The more substantive disagreement is McGrath is leery--very much so--of Wilson's suggestion that Anscombe "all sorts of deeply seated fears in Lewis, not least his fear of women." (Wilson, 214) Wilson suggests that Lewis felt "cut down to size" like a little boy who "was being degraded and shaken by a figure who, in his imagination, took on witch-like dimensions," McGrath resists this. However, both Wilson and McGrath cite witnesses who described Anscombe as a "bully" (McGrath at 256, Wilson at 213) McGrath suggests that Lewis's lack of knowledge and inhibition by his own code of manners hindered his defense (which he nonetheless also declines to call a defeat). (McGrath at 256) He deplores Wilson's description of Lewis "being stung back into childhood by his defeat at the hands of Elizabeth Anscombe," let alone that it played a role in the incubation of Narnia. But I think he misconceives Wilson's meaning here; Wilson views this defeat (Lewis called it an obliteration; who am I to dispute him?) as leading Lewis to find a better mode of expression for his passionate faith in the truth, factual, emotional, and spiritual, of Christianity. I don't actually think that McGrath fundamentally disagrees with him on that.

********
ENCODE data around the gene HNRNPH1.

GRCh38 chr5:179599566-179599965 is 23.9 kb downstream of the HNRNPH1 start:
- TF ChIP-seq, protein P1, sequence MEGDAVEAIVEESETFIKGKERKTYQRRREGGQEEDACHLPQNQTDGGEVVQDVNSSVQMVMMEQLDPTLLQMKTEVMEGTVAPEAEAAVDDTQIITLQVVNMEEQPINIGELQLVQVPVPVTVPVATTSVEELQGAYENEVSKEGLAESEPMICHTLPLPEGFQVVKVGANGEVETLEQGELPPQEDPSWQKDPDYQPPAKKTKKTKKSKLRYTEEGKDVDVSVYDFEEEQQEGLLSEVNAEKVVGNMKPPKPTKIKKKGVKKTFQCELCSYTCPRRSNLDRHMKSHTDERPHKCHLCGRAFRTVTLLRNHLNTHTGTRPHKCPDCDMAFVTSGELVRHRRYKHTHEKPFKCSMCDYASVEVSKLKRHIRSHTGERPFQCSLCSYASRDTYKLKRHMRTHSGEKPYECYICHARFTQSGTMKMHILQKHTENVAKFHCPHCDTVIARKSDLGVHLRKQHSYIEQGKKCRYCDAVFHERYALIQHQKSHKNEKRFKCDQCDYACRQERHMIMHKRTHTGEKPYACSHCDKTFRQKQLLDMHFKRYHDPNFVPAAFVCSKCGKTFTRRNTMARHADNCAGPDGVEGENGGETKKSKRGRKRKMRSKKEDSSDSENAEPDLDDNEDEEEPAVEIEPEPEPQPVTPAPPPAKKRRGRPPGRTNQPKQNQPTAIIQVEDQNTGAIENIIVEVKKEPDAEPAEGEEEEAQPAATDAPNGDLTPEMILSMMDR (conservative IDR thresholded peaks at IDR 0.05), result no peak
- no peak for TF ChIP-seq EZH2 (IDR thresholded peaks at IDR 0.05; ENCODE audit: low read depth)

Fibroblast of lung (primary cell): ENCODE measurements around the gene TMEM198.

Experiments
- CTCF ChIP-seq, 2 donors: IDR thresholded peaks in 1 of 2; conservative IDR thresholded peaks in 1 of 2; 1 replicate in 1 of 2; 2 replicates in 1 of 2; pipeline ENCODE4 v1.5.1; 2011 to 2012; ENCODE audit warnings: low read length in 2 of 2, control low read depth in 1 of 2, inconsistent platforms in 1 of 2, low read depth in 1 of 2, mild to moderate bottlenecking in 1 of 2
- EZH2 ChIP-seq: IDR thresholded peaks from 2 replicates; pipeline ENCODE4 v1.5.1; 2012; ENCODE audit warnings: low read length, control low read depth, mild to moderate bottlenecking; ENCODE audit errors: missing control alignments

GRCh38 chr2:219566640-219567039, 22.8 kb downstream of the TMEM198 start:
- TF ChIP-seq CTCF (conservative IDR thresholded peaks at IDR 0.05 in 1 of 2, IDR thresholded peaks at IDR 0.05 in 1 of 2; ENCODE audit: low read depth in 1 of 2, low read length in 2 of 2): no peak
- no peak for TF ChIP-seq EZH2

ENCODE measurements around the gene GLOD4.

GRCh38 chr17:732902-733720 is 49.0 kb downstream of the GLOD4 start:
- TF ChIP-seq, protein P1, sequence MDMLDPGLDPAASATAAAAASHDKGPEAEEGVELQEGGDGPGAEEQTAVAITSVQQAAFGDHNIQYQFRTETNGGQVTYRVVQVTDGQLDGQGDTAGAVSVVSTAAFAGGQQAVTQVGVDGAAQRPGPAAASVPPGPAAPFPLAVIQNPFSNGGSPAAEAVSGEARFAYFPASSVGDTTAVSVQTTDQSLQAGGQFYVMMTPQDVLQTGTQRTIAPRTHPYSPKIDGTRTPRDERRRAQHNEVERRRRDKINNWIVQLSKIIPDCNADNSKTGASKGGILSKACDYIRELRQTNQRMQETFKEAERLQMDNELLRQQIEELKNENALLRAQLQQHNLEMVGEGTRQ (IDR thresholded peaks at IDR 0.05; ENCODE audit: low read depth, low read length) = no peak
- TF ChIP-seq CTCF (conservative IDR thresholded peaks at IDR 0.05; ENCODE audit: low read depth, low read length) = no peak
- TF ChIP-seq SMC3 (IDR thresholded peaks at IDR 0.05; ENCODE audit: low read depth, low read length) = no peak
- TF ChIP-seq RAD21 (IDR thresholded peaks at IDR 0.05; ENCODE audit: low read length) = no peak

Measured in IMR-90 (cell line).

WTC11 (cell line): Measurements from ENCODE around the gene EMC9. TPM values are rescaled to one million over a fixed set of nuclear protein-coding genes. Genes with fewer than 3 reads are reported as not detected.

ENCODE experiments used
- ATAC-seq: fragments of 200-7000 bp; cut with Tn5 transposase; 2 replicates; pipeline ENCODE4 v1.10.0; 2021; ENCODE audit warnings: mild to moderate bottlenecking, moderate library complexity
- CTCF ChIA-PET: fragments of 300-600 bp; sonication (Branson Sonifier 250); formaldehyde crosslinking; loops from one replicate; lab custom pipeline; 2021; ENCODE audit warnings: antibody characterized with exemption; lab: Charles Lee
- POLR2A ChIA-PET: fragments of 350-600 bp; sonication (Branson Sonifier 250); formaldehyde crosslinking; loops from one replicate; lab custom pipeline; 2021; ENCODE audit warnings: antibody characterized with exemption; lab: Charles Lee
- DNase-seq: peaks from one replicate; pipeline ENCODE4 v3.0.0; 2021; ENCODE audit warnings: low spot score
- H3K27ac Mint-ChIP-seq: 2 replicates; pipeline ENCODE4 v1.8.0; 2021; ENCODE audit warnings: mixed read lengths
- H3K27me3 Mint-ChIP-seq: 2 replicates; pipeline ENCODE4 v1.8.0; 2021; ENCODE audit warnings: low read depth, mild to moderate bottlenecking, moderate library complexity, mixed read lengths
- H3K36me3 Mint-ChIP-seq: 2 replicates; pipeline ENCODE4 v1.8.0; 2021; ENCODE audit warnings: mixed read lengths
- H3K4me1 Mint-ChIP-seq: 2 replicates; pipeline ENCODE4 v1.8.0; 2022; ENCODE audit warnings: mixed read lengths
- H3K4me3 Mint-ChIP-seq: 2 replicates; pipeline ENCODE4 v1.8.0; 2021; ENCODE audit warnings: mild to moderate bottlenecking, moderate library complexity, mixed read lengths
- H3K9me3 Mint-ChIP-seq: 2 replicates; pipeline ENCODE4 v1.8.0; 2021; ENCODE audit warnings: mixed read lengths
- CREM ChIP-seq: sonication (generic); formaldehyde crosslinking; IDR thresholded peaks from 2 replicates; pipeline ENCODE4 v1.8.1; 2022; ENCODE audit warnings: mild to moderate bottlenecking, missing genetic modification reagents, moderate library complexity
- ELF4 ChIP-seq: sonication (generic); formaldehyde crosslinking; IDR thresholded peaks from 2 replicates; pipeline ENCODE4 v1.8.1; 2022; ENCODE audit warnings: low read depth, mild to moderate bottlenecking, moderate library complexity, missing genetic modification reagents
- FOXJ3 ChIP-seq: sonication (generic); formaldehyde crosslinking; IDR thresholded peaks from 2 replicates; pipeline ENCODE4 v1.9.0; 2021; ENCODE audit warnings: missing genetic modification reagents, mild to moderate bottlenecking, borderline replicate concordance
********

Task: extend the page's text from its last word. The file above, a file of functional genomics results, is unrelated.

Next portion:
He may, of course, be correct that Wilson has no proof for his suggestion that the White Witch in the Narnia books is modeled on Anscombe. But it is, as McGrath concedes, an amusing notion. It also has the advantage of being very Lewisian.